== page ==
7 Analgesia (contd)  Although narcotics provide both analgesia & sedation, their S.E are: 1.Maternal: Orthostatic hypotension, nausea, vomiting,delayed gastric emptying,dysphoria,drowsiness,hypoventila tion. 2.Fetal: ↓ beat-to-beat variability of FHR. 3.Neonatal: respiratory depression, neurobehavioral changes. 7

8 Systemic opioids for labor analgesia DRUGUsual dose Onset DurationComment s Meperidine25-50mg IV mg IM 5-10min IV 40-45min IM 2-3 hrs Max. neonatal depression 1-4 hrs after the dose Morphine2-5mg IV 5-10mg IM 3-5min IV 20-40min IM 3-4 hrs More neonatal depression than meperidine Diamorphin e 5-7.5mg IV/IM 5-10min IM90 min More euphoria, less nausea than morphine Fentanyl25-50ùg IV 100úg IM 2-3min IV 10min IM 30-60min Less neonatal depresion than with meperidine

9 Systemic analgesia contd. Nalbuphine10-20mg IV/IM 2-3 min IV/IM 3-6 hrs Lower neonatal neurobehaviora l scores Butorphano l 1-2mg IV/IM5-10min IV 10-30min IM 3-4hrs Ceiling effect on respiratory depression Meptazinol100mg IM15 minIM2-3 hrs Less sedation & respiratory depression Pentazocine20-40 mg IV/IM 2-3min IV 5-20min IM/SC 2-3 hrs Psychomimetic effects possible Tramadol50-100mg IV/IM 10 min IV2-3 hrs Less efficacy & more side effects than meperidine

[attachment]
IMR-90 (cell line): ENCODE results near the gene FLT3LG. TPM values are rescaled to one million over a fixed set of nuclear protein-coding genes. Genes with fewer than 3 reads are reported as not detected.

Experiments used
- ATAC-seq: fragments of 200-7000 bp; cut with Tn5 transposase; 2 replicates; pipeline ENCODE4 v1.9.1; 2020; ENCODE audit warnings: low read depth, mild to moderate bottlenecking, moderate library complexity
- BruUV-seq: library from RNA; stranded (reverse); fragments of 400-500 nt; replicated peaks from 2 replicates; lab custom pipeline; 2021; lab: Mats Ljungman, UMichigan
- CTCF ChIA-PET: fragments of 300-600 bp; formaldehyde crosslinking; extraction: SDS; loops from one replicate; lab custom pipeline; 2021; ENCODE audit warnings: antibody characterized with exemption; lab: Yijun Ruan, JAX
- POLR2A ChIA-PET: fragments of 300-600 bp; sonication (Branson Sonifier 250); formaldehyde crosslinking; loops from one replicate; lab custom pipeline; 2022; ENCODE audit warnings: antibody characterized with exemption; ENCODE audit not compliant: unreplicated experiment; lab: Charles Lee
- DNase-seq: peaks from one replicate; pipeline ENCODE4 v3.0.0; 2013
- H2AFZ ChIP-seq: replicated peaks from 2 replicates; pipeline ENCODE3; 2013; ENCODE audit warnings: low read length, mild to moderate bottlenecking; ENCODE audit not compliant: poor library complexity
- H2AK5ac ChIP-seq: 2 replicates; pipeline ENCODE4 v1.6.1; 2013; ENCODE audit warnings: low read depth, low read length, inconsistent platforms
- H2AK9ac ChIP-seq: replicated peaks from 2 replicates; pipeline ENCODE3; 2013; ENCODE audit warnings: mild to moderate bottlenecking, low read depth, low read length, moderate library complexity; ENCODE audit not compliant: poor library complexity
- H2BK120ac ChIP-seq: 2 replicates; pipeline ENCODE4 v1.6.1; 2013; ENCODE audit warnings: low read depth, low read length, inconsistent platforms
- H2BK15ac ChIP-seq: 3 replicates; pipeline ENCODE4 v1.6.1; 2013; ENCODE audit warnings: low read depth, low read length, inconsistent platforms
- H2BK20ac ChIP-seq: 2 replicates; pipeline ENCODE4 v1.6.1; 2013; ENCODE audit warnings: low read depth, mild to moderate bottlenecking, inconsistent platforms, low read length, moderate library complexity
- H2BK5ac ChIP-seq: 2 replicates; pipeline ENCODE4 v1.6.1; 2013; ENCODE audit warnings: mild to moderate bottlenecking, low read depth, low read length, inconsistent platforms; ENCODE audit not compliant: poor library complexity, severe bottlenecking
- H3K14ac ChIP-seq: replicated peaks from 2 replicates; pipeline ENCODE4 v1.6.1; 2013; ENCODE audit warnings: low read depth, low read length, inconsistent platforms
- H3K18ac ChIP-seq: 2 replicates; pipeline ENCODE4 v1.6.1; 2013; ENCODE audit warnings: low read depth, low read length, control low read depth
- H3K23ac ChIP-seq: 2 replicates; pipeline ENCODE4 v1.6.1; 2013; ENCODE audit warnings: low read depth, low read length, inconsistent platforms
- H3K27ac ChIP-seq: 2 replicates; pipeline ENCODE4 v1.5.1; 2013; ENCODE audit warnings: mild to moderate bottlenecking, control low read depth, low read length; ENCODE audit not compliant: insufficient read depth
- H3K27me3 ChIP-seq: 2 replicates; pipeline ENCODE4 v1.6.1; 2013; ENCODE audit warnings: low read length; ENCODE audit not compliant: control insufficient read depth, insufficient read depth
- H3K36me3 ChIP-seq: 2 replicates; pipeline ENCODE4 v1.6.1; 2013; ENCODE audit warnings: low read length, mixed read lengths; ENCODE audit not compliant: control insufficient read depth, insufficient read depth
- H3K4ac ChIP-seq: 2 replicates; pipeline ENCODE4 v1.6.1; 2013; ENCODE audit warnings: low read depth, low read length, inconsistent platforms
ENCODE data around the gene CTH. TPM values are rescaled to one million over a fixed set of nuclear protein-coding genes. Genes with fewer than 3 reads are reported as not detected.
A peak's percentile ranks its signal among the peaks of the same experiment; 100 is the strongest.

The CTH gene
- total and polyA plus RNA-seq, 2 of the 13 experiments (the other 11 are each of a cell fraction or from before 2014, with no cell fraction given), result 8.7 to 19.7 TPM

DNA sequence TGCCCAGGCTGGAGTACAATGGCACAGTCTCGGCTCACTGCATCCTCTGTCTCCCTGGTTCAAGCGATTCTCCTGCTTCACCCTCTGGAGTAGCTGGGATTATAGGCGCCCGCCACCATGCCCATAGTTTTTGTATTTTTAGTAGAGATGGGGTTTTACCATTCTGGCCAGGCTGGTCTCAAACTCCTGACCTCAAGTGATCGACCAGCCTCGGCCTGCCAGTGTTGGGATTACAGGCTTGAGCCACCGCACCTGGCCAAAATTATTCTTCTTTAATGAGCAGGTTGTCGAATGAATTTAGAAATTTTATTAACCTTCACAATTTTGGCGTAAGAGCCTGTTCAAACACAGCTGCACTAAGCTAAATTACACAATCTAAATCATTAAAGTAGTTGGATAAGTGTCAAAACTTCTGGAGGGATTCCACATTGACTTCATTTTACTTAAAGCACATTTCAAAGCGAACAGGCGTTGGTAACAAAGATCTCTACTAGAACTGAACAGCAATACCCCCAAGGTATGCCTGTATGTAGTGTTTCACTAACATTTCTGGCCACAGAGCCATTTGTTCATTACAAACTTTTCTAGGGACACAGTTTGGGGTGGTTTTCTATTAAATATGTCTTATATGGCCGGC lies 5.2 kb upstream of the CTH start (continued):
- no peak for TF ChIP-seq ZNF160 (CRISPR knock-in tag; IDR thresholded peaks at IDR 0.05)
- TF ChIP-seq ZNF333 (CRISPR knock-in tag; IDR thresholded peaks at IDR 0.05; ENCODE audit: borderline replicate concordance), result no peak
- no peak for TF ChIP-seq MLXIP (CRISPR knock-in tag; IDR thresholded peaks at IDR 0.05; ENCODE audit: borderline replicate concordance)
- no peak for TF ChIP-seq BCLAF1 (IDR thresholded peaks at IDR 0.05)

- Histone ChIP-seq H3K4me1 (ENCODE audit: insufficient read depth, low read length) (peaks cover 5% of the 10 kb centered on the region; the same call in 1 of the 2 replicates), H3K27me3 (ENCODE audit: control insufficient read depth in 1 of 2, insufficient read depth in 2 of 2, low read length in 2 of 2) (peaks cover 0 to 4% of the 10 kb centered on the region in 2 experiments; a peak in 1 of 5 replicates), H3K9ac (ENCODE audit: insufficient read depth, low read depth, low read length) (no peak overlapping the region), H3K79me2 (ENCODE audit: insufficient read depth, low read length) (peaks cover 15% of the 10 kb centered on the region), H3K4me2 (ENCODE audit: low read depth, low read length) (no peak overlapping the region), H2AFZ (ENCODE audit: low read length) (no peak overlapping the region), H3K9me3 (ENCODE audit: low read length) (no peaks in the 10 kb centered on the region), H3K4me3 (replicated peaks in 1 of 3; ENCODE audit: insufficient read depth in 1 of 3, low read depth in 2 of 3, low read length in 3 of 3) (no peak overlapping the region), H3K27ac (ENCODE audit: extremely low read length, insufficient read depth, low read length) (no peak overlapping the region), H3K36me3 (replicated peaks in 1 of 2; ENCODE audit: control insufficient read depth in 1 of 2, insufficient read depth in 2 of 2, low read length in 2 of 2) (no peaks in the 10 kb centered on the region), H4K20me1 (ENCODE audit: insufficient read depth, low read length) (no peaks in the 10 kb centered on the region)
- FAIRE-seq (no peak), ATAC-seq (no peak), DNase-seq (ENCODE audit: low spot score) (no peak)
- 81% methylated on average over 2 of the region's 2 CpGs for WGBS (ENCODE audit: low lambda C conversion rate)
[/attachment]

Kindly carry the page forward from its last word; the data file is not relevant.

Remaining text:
10 Intermittent Bolus Parenteral opioid Analgesia  Given intermitently via s.c,i.m, i.v route(preferred)  Faster onset of analgesia  Ability to titrate dose to effect

11 MEPERIDINE  Most commonly used opioid for labor analgesia  100 mg i.m repeated once after 4 hrs  Onset ;45 min  Readily crosses placenta by passive diffusion & equilibrates b/w maternal and fetal compartments in 6 minutes  Fetal exposure to meperidine is highest b/w 2-3 hrs after maternal administration(more respiratory depression in neonates born within 2-3 hrs)  Causes less respiratory depression in neonate than morphine  Metabolised in liver to normeperidine which crosses the placenta & is also formed as a result of fetal and neonatal metabolism( half life = 60 hrs in neonate)

12 Meperidine contd.  Effect on progress of labor is contentious Some obstetricians say that it may prolong the latent phase of labor, others administer it to shorten the length of first stage in cases of dystocia  Sosa et al. concluded that meperidine does not benefit women & should not be used in labor with dystocia because of adverse neonatal outcome